Written by Robert Bloch
Directed by Roy Ward Baker
Starring Barbara Parkins, Peter Cushing, Britt Ekland, Charlotte Rampling, Herbert Lom
US Release Nov. 17, 1972
RT 88 min.
Home Video Dark Sky Films
Classic Horrors rating = 8 (out of 10)
One Monday morning at school, my friend Tommy Terrell ran up to me to tell me about the movie his father took him to see over the weekend. I don’t think any movie could live up to the very detailed and descriptive synopsis he gave of the “Frozen Fear” segment of the Amicus Productions film, Asylum. I didn’t know how this one slipped by me, but I immediately began pestering my parents to take me to see it.
Asylum was released in November of 1972. I don’t remember the weather being cold when I saw it at the Video Twin Theater, but my parents must have relented soon after its release and Tommy told me his tale. To my delight, I enjoyed the movie as much as I expected.
To this day, I would call it my favorite “portmanteau” (consisting or combining two or more separable aspects or qualities) or anthology movie. It was my first exposure to Amicus and I would later come to appreciate Tales from the Crypt, The House That Dripped Blood and, particularly, Dr. Terror’s House of Horrors, to name only three.
So how does Asylum hold up 44 years later? Well, the “Frozen Fear” segment is indeed terrific, but I had forgotten that the other three segments were not as strong. The framing story, though, is one of my favorites from Amicus. Dr. Martin (Robert Powell) arrives at an asylum “for the incurably insane” for a job interview. Asking for the whereabouts of the head of the asylum, Martin learns that Dr. Starr suffered a complete mental breakdown and is now a patient at that very asylum. To be considered for the job, Martin must interview the patients to identify which one is really Dr. Starr.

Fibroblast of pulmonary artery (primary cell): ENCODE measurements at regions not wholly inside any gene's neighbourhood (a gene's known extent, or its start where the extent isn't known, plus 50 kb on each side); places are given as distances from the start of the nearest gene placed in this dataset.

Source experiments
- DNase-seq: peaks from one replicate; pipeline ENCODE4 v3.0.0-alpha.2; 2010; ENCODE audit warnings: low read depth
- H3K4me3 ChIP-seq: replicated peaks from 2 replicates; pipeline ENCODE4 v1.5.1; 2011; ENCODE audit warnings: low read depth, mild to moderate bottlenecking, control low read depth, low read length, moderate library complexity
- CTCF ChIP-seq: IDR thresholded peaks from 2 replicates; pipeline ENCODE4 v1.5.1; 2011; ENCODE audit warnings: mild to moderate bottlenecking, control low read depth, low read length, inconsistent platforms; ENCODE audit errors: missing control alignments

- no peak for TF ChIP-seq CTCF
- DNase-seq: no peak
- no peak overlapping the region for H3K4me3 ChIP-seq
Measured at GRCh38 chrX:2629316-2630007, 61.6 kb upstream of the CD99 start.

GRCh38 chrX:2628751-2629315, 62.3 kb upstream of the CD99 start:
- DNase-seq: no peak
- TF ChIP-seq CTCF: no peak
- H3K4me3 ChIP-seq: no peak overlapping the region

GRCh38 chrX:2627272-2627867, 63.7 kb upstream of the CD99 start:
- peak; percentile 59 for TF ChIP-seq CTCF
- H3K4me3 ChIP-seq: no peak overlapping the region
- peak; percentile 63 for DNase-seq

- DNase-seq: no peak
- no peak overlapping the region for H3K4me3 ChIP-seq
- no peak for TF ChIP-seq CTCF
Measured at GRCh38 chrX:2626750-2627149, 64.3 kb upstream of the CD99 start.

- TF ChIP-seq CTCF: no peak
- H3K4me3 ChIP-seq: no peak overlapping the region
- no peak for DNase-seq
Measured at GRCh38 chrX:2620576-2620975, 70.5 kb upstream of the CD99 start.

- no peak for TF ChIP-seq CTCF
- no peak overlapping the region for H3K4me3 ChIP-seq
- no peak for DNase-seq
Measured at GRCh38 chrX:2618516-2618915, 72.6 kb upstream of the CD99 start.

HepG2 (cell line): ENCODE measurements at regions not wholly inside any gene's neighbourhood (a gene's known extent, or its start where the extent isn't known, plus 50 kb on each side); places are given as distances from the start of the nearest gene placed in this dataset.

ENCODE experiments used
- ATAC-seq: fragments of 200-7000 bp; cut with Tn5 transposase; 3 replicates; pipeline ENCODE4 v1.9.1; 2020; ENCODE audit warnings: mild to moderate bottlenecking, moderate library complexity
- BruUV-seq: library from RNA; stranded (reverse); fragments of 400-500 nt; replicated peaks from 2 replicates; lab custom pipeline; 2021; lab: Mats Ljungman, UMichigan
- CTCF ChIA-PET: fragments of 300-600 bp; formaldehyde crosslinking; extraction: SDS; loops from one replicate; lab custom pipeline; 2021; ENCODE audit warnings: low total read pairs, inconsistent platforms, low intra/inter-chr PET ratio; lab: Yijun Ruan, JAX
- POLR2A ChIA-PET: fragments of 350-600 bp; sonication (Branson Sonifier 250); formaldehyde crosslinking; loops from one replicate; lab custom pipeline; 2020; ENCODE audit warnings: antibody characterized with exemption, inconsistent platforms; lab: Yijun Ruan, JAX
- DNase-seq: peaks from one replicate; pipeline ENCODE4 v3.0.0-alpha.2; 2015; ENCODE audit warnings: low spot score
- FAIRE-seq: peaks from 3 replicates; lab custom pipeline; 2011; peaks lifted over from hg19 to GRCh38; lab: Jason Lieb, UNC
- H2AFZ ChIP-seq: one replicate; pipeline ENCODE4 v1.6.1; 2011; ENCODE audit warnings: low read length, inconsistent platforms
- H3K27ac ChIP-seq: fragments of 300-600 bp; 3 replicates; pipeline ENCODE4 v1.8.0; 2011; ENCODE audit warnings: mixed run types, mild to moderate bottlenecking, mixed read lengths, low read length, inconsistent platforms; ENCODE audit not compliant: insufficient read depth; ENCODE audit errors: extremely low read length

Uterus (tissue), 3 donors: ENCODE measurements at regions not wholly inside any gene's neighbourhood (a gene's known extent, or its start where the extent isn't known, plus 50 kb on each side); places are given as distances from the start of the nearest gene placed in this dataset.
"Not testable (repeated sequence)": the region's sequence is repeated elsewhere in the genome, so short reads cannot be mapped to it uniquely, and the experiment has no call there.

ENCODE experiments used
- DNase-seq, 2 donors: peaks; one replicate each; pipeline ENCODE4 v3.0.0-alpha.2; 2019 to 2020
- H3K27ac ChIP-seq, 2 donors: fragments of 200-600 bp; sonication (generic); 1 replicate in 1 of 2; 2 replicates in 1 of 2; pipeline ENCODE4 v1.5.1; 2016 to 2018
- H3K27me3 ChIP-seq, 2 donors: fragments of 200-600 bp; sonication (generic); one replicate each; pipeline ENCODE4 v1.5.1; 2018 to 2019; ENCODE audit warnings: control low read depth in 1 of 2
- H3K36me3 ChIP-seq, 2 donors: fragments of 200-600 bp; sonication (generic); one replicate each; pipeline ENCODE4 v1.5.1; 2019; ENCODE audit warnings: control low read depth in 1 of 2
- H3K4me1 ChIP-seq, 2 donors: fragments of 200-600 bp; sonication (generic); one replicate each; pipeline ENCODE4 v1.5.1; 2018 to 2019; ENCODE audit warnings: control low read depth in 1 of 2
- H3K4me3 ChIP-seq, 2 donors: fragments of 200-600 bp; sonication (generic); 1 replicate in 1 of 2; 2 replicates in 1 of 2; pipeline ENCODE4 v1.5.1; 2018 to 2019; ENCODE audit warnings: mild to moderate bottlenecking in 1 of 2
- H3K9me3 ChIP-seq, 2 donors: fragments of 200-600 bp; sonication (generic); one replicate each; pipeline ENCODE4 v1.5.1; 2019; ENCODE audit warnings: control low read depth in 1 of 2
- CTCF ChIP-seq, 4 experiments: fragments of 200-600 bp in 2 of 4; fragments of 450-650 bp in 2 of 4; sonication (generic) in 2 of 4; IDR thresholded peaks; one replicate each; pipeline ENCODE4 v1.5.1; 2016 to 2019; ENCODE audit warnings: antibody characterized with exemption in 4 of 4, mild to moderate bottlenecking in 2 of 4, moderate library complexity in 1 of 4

Each of the patients has, of course, a horrifying story that could easily have broken an accomplished physician. But which one? Is it Bonnie (Barbara Parkins), whose plan to murder her lover’s wife goes wrong? Tip for Bonnie: don’t kill someone who studies voodoo. (This is the “Frozen Fear” chapter.) Even though the wife is chopped to pieces and each of those pieces is individually wrapped and stored in a freezer, they magically come to life to seek revenge.
Is it Bruno (Barry Morse), “The Weird Taylor”, whose poverty drives him to murder and greed when he’s hired by a man (Peter Cushing) to sew a suit made of a mysterious fabric that seems to have a life of its own?
Is it Barbara (Charlotte Rampling), who was in an asylum previously and got into trouble while recovering at her brother’s home? Things were going well for her until “Lucy Comes to Stay”.
Or, is it Dr. Byron (Herbert Lom), who experiments with “soul transference” to animate a small robot-like automaton? Not my favorite chapter, this one bleeds into the overall movie’s finale, cleverly tying it all together.
I actually had forgotten the true identity of Dr. Starr until I watch Asylum recently. I was expecting the obligatory twist ending; however, the movie was still able to surprise me after all these years.
As gruesome as the stories are, Asylum was rated only PG in its United States release. This isn’t surprising; there’s not a drop of blood in it. Any movie that can feature a hatchet murder with no blood and still be scary must have some good people behind the scenes. Indeed does. It was written by Robert Bloch (Psycho) and directed by Roy Ward Baker, who at about the same time was one of Hammer Films’ busiest directors.
Interestingly, the majority of the score is comprised of classical music in the public domain. Hence, when Dr. Martin drives up the dusty road and walks up to the door of the old asylum, he’s accompanied by Night on Bald Mountain. It’s a little overbearing in that context, but actually gives you a good idea of what might be hiding behind that door.
Asylum would be a perfect introduction to horror for kids. It certainly impressed Tommy Terrell and me. I can’t speak for Tommy, but the movie stayed in my mind from childhood into adulthood. There’s something about it that inspires the imagination. I’m sure it’s one of the reasons I continue to be such a big horror fan.